In American Federation, we upheld an arbitrator's decision denying back pay to an Immigration and Naturalization Service clerk who was found to be involved in a marriage fraud scheme.   The arbitrator in that case determined that, although the grievant's actions did not rise to the level requiring removal, her actions nonetheless were dishonest and she had not cooperated fully with the investigation.   Therefore, instead of sustaining the removal, the arbitrator reduced the grievant's penalty to a fifteen day suspension and denied her back pay for the remaining period that she was out of work.   The arbitrator determined that “the fact that [the grievant] suffered over six months loss of income is as much attributable to her as it is to the Agency's erroneous conclusion of law.   For that reason, the [arbitrator] cannot award [the grievant] any back pay.”  Id. at 350.   Because the arbitrator's decision was grounded in the finding that the grievant was at least in part responsible for the removal action and some personnel action was justified, we upheld the denial of back pay under § 5596.  Id. at 351.

II.

In this case, the arbitrator reversed the agency's removal action. After finding that Mr. Ollett did not pose a threat to national security and that the incident that led to the charge against him would have no effect on his ability to perform his job, the arbitrator concluded that Mr. Ollett's removal “was not for just cause [and] was [not] in the interest and efficiency of the service.”   Ollett, slip op. at 16.   In reversing the removal action, the arbitrator determined that Mr. Ollett was eligible to be reinstated to his former position.   However, the arbitrator stated that because Mr. Ollett “does not now possess the required security clearance to work on that job, reinstatement to his former position cannot be granted as a remedy.”   The arbitrator continued:  “In the event that [Mr. Ollett's] security clearance is reinstated by the Air Force board, he is entitled to resume his former duties.”  Id. The arbitrator concluded his decision with the statement that “[i]n any event, [Mr. Ollett] is not entitled to back pay or benefits.”  Id.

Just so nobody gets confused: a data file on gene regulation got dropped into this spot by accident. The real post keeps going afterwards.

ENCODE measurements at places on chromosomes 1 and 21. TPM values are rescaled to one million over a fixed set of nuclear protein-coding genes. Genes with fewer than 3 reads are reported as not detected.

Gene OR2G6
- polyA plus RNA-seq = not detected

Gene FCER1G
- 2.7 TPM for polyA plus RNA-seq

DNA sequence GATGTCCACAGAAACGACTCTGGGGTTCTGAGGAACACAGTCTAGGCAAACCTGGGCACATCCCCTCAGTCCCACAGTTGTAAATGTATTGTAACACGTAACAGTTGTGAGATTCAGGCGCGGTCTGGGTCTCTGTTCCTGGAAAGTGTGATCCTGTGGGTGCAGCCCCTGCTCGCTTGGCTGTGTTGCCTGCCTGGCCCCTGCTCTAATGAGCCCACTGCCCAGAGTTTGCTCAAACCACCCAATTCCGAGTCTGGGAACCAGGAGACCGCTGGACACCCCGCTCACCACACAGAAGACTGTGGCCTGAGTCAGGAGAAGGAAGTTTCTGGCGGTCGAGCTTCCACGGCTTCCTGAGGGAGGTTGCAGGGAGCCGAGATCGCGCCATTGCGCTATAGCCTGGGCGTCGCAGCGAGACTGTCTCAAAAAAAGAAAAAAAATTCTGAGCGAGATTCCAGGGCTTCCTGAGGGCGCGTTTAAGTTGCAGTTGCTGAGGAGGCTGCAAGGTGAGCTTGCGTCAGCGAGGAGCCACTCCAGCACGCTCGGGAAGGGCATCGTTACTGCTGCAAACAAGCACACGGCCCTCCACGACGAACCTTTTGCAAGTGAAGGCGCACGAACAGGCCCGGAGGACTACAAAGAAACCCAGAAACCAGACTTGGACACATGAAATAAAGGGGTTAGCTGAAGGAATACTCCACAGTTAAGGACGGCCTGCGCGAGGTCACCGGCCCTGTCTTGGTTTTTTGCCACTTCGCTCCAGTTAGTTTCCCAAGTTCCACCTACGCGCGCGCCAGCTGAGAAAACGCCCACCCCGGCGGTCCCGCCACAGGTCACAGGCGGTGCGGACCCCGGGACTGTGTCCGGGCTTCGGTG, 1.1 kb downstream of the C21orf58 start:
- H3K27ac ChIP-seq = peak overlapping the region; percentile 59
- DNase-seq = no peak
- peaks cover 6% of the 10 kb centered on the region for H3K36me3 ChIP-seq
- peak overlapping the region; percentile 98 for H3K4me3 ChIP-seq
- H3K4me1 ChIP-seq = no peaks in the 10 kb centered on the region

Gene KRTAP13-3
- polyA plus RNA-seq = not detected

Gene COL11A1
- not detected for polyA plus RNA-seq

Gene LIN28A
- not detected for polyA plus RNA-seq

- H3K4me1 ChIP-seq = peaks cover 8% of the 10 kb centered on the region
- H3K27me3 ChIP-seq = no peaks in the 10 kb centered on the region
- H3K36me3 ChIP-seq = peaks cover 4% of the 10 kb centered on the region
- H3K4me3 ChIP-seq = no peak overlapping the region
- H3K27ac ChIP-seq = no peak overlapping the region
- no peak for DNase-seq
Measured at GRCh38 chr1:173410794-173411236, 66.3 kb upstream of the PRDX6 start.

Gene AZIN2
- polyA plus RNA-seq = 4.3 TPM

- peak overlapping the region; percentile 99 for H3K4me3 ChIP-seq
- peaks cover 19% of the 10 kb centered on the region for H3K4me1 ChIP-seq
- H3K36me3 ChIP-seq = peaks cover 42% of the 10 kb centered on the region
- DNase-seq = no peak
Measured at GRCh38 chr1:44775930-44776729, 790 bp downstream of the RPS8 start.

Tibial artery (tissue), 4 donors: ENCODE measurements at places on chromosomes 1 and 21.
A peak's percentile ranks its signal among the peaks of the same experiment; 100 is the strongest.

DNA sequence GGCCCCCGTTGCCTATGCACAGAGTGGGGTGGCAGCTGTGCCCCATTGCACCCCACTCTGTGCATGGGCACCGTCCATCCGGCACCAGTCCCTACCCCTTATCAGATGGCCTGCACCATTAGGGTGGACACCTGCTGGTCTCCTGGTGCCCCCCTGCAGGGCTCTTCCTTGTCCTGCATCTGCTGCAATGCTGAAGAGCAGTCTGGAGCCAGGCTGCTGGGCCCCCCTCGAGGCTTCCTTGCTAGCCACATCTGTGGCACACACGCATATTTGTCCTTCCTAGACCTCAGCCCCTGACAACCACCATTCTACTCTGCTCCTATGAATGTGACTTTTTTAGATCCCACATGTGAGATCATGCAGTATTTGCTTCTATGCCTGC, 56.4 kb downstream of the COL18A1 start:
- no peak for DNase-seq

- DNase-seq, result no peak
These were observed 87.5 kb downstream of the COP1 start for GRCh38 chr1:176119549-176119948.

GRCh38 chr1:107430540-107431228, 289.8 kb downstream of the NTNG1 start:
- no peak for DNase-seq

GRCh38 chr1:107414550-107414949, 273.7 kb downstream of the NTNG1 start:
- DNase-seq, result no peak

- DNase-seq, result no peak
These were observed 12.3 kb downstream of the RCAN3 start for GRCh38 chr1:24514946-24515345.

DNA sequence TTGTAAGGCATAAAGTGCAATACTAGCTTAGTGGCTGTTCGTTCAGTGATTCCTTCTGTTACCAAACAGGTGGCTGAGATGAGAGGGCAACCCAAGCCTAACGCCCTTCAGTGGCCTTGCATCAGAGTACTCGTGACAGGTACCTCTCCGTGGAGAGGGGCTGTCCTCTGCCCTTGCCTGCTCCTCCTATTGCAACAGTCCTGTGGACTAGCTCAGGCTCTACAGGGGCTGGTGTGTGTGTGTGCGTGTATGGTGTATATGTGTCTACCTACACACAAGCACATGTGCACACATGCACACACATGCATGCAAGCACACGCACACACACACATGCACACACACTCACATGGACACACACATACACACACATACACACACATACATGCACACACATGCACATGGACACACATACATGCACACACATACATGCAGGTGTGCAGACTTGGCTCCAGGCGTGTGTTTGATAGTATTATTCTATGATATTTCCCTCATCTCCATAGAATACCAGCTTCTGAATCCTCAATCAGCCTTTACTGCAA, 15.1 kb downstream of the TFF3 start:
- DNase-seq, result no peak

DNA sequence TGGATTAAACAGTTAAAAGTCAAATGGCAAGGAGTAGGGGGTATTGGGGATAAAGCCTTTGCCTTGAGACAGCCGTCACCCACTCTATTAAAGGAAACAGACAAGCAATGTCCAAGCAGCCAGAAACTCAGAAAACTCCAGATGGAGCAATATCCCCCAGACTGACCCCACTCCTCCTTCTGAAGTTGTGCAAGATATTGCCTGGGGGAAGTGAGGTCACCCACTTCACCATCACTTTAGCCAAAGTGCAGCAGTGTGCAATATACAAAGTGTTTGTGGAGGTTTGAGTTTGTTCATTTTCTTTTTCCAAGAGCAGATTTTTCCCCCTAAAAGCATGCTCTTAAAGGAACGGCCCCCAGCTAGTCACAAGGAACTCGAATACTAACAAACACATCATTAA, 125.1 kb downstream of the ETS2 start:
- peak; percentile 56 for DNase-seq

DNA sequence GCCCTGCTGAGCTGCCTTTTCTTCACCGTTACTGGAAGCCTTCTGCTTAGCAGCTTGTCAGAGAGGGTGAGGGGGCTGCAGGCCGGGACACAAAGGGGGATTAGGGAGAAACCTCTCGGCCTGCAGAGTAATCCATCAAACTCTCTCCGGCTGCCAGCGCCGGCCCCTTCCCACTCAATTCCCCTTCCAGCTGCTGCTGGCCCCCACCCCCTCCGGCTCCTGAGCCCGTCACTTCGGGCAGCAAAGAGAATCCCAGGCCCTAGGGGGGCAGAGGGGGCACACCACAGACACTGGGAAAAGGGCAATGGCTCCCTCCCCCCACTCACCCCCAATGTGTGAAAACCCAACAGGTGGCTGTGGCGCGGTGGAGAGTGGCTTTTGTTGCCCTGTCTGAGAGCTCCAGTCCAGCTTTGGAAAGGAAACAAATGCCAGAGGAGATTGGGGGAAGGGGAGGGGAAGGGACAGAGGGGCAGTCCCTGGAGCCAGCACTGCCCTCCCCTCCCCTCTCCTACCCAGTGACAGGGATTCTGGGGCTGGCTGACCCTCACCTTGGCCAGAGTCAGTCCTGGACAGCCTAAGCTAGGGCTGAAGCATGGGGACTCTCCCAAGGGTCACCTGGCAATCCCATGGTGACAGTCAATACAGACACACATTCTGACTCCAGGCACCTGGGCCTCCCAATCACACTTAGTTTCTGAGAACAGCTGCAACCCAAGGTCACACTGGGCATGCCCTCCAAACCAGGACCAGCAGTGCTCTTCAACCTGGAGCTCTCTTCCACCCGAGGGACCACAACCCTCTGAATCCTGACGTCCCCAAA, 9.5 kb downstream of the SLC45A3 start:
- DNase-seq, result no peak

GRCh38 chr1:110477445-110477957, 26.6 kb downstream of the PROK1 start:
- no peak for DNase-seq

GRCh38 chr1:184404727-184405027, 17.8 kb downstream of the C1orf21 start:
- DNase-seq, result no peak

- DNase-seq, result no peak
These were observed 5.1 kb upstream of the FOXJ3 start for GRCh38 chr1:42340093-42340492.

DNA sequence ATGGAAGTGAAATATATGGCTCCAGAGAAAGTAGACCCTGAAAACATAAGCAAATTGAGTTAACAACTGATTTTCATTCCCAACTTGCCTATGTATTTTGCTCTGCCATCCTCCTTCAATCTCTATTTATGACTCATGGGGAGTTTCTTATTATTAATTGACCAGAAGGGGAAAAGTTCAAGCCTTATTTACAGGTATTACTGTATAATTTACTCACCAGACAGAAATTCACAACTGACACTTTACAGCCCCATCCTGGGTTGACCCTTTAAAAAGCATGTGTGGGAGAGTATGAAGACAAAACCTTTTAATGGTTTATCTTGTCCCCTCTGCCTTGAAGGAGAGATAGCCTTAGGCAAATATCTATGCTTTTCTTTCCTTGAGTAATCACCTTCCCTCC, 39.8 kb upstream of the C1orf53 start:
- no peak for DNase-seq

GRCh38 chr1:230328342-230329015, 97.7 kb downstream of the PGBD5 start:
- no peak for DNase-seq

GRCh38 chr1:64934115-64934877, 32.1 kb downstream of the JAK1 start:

The arbitrator determined that Mr. Ollett's removal “was not for just cause [and] was [not] in the interest and efficiency of the service.”   In view of this determination, the statement in American Federation that 5 U.S.C. § 5596(b)(1)(A)(i) was intended to cover the situation “where the decisionmaker has reversed an agency imposed removal or suspension action, precisely because the action was ‘unjustified or unwarranted’ ” would seem to apply.   The reversal of an unjustified removal by an arbitrator entitles a grievant to an award of back pay.   On the other hand, the decision before us includes statements of the arbitrator's opinion that Mr. Ollett “exercised dreadfully poor judgment in his actions” and that Mr. Ollett's “lapse of judgment was so great that it overshadowed the otherwise good work record.”   These statements, as well as the arbitrator's conclusion that, “[i]n any event, the Grievant is not entitled to back pay or benefits,” indicate that perhaps the arbitrator intended to mitigate the penalty of removal rather than to find that no penalty was appropriate.   A complicating factor in the case is the fact that, at the time of the arbitrator's decision, proceedings relating to the revocation of Mr. Ollett's security clearance were pending.

 In sum, having reviewed the arbitrator's decision, it is not clear to us whether the arbitrator declined to award back pay (i) because he incorrectly believed the statute allowed him to do so even if no personnel actions were justified or warranted;  (ii) because he believed he was not empowered to do so in view of the revocation of the security clearance (which meant that Mr. Ollett could not be reinstated to his previous position);  or (iii) because, in the context of a mitigation action, it was his intention not to award back pay (which, in view of the absence of findings like those in American Federation, however, is inconsistent with his statement that Mr. Ollett's removal was not for just cause).   Only if the arbitrator made a finding of fault on Mr. Ollett's part which would justify a mitigated penalty could he properly deny back pay.   Under these circumstances, we believe that the appropriate course is for us to remand the case to the arbitrator for clarification on the issue of back pay in light of applicable law.   See 5 U.S.C. § 5596(b)(1)(A)(i);  Am. Fed'n, 768 F.2d at 351.   Accordingly, the arbitrator's decision is vacated.   The case is remanded to the arbitrator for further proceedings consistent with this opinion.

Each party shall bear its own costs.

PER CURIAM.